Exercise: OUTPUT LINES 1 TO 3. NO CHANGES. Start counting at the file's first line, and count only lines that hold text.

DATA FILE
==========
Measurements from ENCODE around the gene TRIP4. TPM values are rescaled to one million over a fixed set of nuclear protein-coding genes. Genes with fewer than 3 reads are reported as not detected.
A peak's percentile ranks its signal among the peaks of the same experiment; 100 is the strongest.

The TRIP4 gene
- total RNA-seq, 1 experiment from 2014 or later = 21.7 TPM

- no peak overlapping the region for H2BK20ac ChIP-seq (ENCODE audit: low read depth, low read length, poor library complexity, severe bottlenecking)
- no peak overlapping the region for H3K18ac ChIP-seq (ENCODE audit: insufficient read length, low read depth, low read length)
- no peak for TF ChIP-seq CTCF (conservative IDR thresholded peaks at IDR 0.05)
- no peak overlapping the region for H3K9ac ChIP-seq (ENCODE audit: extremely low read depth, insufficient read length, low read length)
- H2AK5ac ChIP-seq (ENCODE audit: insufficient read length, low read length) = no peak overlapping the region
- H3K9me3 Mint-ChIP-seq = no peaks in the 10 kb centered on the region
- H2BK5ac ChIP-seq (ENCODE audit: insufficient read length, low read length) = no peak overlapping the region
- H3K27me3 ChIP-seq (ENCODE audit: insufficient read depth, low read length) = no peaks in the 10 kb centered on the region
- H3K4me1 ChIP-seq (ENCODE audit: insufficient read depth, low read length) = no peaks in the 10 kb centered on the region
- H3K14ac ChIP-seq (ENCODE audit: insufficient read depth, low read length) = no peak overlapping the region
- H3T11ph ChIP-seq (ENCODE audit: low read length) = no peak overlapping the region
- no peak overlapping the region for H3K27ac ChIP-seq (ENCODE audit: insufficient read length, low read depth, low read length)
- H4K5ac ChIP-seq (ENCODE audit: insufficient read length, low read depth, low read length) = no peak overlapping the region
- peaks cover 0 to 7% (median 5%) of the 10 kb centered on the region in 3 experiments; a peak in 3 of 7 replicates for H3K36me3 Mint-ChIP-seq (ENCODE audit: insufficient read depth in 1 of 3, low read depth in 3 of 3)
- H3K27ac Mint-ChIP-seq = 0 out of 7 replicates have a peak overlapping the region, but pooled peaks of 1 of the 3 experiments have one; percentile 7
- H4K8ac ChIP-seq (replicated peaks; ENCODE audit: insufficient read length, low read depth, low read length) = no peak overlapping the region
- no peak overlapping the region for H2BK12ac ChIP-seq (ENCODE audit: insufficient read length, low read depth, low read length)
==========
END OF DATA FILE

Measurements from ENCODE around the gene TRIP4. TPM values are rescaled to one million over a fixed set of nuclear protein-coding genes. Genes with fewer than 3 reads are reported as not detected.
A peak's percentile ranks its signal among the peaks of the same experiment; 100 is the strongest.

The TRIP4 gene